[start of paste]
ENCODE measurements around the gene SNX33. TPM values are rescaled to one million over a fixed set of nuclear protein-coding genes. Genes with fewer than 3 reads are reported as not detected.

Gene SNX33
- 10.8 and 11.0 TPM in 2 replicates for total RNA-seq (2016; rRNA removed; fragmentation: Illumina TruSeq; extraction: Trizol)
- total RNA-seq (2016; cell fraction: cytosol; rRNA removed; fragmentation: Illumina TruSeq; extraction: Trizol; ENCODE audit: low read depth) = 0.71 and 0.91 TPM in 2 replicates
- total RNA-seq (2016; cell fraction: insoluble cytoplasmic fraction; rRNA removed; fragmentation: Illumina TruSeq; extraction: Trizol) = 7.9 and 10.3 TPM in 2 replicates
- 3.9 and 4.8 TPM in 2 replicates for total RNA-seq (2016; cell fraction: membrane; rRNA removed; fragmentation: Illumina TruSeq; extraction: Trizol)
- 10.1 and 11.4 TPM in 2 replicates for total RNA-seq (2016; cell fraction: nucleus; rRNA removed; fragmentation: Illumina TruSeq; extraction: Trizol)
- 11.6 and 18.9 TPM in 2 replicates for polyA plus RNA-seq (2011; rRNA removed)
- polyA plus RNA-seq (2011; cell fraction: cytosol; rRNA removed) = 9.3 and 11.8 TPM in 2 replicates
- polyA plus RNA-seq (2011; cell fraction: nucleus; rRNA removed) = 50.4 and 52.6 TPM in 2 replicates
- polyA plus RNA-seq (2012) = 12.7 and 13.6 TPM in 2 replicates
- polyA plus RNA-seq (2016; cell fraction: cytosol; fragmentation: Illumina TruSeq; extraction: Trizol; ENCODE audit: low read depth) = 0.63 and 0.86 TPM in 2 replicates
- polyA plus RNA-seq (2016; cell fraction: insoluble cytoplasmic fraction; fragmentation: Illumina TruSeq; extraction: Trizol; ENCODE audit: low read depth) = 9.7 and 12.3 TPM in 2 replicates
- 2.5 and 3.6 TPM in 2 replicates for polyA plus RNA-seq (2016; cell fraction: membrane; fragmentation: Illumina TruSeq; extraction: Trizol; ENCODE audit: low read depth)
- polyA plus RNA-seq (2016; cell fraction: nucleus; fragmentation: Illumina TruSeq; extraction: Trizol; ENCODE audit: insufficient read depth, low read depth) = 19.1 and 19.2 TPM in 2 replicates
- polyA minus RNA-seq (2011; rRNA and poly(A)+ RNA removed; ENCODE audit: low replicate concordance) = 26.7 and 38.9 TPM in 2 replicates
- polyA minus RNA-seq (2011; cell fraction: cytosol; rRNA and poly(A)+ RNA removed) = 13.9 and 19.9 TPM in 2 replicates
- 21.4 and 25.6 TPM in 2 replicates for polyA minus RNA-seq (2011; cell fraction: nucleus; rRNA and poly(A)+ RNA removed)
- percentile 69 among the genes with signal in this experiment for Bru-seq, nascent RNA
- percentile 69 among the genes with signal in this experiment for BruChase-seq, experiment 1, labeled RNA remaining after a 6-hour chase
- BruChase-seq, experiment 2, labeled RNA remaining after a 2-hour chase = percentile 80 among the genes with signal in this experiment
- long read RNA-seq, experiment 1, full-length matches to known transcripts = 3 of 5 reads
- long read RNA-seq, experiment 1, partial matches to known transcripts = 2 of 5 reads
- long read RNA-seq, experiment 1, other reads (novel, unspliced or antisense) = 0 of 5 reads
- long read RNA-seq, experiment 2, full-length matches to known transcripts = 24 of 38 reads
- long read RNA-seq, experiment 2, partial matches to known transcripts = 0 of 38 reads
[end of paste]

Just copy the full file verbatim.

ENCODE measurements around the gene SNX33. TPM values are rescaled to one million over a fixed set of nuclear protein-coding genes. Genes with fewer than 3 reads are reported as not detected.

Gene SNX33
- 10.8 and 11.0 TPM in 2 replicates for total RNA-seq (2016; rRNA removed; fragmentation: Illumina TruSeq; extraction: Trizol)
- total RNA-seq (2016; cell fraction: cytosol; rRNA removed; fragmentation: Illumina TruSeq; extraction: Trizol; ENCODE audit: low read depth) = 0.71 and 0.91 TPM in 2 replicates
- total RNA-seq (2016; cell fraction: insoluble cytoplasmic fraction; rRNA removed; fragmentation: Illumina TruSeq; extraction: Trizol) = 7.9 and 10.3 TPM in 2 replicates
- 3.9 and 4.8 TPM in 2 replicates for total RNA-seq (2016; cell fraction: membrane; rRNA removed; fragmentation: Illumina TruSeq; extraction: Trizol)
- 10.1 and 11.4 TPM in 2 replicates for total RNA-seq (2016; cell fraction: nucleus; rRNA removed; fragmentation: Illumina TruSeq; extraction: Trizol)
- 11.6 and 18.9 TPM in 2 replicates for polyA plus RNA-seq (2011; rRNA removed)
- polyA plus RNA-seq (2011; cell fraction: cytosol; rRNA removed) = 9.3 and 11.8 TPM in 2 replicates
- polyA plus RNA-seq (2011; cell fraction: nucleus; rRNA removed) = 50.4 and 52.6 TPM in 2 replicates
- polyA plus RNA-seq (2012) = 12.7 and 13.6 TPM in 2 replicates
- polyA plus RNA-seq (2016; cell fraction: cytosol; fragmentation: Illumina TruSeq; extraction: Trizol; ENCODE audit: low read depth) = 0.63 and 0.86 TPM in 2 replicates
- polyA plus RNA-seq (2016; cell fraction: insoluble cytoplasmic fraction; fragmentation: Illumina TruSeq; extraction: Trizol; ENCODE audit: low read depth) = 9.7 and 12.3 TPM in 2 replicates
- 2.5 and 3.6 TPM in 2 replicates for polyA plus RNA-seq (2016; cell fraction: membrane; fragmentation: Illumina TruSeq; extraction: Trizol; ENCODE audit: low read depth)
- polyA plus RNA-seq (2016; cell fraction: nucleus; fragmentation: Illumina TruSeq; extraction: Trizol; ENCODE audit: insufficient read depth, low read depth) = 19.1 and 19.2 TPM in 2 replicates
- polyA minus RNA-seq (2011; rRNA and poly(A)+ RNA removed; ENCODE audit: low replicate concordance) = 26.7 and 38.9 TPM in 2 replicates
- polyA minus RNA-seq (2011; cell fraction: cytosol; rRNA and poly(A)+ RNA removed) = 13.9 and 19.9 TPM in 2 replicates
- 21.4 and 25.6 TPM in 2 replicates for polyA minus RNA-seq (2011; cell fraction: nucleus; rRNA and poly(A)+ RNA removed)
- percentile 69 among the genes with signal in this experiment for Bru-seq, nascent RNA
- percentile 69 among the genes with signal in this experiment for BruChase-seq, experiment 1, labeled RNA remaining after a 6-hour chase
- BruChase-seq, experiment 2, labeled RNA remaining after a 2-hour chase = percentile 80 among the genes with signal in this experiment
- long read RNA-seq, experiment 1, full-length matches to known transcripts = 3 of 5 reads
- long read RNA-seq, experiment 1, partial matches to known transcripts = 2 of 5 reads
- long read RNA-seq, experiment 1, other reads (novel, unspliced or antisense) = 0 of 5 reads
- long read RNA-seq, experiment 2, full-length matches to known transcripts = 24 of 38 reads
- long read RNA-seq, experiment 2, partial matches to known transcripts = 0 of 38 reads